We’re All Going to Die
Recently, things have been quite strange in my little corner of the world. Rad, but strange.
On January 9th, my awesome boyfriend asked me to marry him. The proposal was simple and cool — he did it in front of our pets, all four of them — and gave me a ring from a local thrift shop. And don’t think he’s cheap — that’s what I wanted. My request was for him to purchase a ring that was once owned by a bad-ass bitch who lived a life I could envy. And from the look of this ring, I’d say he did well.
After the proposal, I placed my aunt’s deceased mother’s wedding ring on top of the ring he gave me because 1. I love my aunt and want to honor her mother, 2. the ring Paul gave me was too big (sorry, Paul), 3. I love pre-owned jewelry. Why? Well, that’s complicated… I’ve always been intrigued by death, and for good reason…
When I was three years old, I “died” in surgery. I vomited in my anesthesia mask and, basically, choked on my own puke.
The only reason I’m still here is because someone in the room heard me gurgle.
My physical recovery from the experience went well, but the mental one was complicated. For months my parents had to help me through night terrors, etc. I eventually worked my way through that trauma and lived a pretty normal life.
Many people may think my interest in death comes from that experience. Hardly. It’s the other things I’ve gone through; the traumas, deaths, sexual assaults, suicides, relationships, loves, life, personal experiences, illnesses, that have fed the connection I have with people who are no longer here.
Everyone turns to something, or someone, when they are trying to figure out life and death. While, yes, I did go to church as a child and do continue to hold some religious beliefs, I tend to lean toward a more spiritual belief system. Don’t ask me to explain it because it’s complicated and only works for me. But the basic gist of it is this: while other people go to church to talk to their god, I go into nature and visit the cemetery. These are the places I feel most at home because they are physical and remind me that I am mortal, and could die, like, now, so I may as well do the best with what I have.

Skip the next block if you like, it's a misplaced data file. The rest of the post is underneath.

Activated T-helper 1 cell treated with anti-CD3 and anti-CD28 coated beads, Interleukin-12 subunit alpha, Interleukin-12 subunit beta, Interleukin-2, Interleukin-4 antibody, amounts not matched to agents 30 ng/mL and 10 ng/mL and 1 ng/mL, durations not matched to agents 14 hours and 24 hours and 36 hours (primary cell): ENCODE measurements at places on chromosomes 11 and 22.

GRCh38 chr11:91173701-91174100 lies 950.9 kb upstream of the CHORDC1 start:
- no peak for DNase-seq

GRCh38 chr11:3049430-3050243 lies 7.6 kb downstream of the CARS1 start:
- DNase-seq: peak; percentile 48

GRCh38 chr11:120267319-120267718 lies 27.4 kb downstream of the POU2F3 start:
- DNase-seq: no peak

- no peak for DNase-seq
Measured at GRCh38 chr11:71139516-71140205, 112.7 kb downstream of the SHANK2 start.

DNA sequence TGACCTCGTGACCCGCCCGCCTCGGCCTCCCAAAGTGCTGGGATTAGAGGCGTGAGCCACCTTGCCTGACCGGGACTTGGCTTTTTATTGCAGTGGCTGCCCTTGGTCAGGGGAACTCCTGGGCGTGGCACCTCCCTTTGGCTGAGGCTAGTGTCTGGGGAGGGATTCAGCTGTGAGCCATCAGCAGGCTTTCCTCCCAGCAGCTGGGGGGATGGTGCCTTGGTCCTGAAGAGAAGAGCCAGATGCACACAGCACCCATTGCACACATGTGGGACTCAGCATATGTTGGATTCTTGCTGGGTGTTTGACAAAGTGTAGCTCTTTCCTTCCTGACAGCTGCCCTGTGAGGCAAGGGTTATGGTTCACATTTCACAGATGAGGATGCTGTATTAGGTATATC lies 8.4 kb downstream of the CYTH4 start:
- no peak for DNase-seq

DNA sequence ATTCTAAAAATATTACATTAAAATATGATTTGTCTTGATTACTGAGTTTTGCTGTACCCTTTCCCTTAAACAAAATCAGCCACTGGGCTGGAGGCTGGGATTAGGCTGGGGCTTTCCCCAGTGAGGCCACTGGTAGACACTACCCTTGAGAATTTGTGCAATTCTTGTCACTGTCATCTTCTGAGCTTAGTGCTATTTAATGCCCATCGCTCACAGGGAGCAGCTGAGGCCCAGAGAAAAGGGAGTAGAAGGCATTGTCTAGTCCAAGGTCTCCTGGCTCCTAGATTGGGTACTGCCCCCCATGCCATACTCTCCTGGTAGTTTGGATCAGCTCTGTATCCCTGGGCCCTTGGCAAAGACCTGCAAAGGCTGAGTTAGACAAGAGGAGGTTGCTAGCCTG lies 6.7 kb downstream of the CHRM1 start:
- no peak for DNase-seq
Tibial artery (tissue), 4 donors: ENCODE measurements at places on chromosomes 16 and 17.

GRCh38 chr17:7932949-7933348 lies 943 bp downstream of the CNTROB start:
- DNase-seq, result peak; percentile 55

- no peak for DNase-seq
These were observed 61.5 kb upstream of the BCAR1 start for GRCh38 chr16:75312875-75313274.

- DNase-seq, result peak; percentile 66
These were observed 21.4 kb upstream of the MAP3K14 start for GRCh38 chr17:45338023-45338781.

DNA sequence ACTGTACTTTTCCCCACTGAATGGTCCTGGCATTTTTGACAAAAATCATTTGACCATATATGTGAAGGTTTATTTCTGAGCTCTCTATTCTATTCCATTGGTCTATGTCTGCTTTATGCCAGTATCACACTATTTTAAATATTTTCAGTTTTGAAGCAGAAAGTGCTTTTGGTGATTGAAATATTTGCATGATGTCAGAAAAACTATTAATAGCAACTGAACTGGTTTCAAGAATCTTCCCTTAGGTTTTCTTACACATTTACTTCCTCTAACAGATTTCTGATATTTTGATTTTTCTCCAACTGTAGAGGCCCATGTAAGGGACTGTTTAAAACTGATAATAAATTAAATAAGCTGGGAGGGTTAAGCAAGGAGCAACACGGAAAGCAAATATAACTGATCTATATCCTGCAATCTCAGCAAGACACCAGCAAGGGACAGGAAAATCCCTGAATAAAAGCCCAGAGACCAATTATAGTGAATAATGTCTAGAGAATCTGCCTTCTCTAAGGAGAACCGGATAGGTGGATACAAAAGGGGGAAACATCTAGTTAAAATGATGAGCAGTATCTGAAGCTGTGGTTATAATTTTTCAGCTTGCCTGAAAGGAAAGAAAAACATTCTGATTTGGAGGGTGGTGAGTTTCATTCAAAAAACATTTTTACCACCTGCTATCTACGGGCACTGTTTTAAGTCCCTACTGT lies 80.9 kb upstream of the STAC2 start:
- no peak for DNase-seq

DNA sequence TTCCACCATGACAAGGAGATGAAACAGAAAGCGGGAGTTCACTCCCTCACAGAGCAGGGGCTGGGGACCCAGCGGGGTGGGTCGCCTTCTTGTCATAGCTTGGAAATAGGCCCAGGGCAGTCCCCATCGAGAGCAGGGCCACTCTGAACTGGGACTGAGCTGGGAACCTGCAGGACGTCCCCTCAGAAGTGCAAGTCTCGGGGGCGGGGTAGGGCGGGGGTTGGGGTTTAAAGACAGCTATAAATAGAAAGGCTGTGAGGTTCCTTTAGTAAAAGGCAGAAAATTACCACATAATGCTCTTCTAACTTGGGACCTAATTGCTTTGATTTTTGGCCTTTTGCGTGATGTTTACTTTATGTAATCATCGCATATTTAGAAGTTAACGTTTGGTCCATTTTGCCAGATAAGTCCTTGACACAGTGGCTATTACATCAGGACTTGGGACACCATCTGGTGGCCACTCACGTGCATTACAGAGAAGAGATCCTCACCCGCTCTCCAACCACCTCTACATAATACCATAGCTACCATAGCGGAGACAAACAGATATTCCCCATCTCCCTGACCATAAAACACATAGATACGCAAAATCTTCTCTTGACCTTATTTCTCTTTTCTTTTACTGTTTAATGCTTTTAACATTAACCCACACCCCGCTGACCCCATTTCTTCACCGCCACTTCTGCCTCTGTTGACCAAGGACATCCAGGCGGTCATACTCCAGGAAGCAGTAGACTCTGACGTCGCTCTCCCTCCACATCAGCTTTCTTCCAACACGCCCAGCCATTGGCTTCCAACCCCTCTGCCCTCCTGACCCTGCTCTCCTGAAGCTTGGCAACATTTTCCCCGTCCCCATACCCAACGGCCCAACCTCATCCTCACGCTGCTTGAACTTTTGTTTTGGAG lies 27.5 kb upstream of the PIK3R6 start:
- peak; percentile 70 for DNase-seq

Cemeteries and nature are equally sad and beautiful, and that’s why I want to have my wedding ceremony in a cemetery — which is, technically, in nature — so I could be in my church and celebrate my life, and my love’s life while we both have it.
Now, I understand that there are quite a few people who think my “cemetery wedding” idea seems disrespectful to the dead. To each their own — I certainly would never try to tell someone their opinion or feelings are wrong. We all experience life and death in different ways.
But I can’t help that I think cemeteries are awesome and the ultimate place to celebrate life. Now, I’m not saying that people should be dancing on graves all willy-nilly, but if, say, a couple does want to get married in a quiet manner at a cemetery, in an area that has no graves, why not let these people go for it?
After all, the cemetery residents would enjoy the show and perhaps get a bit of existential joy from the happy tears shed.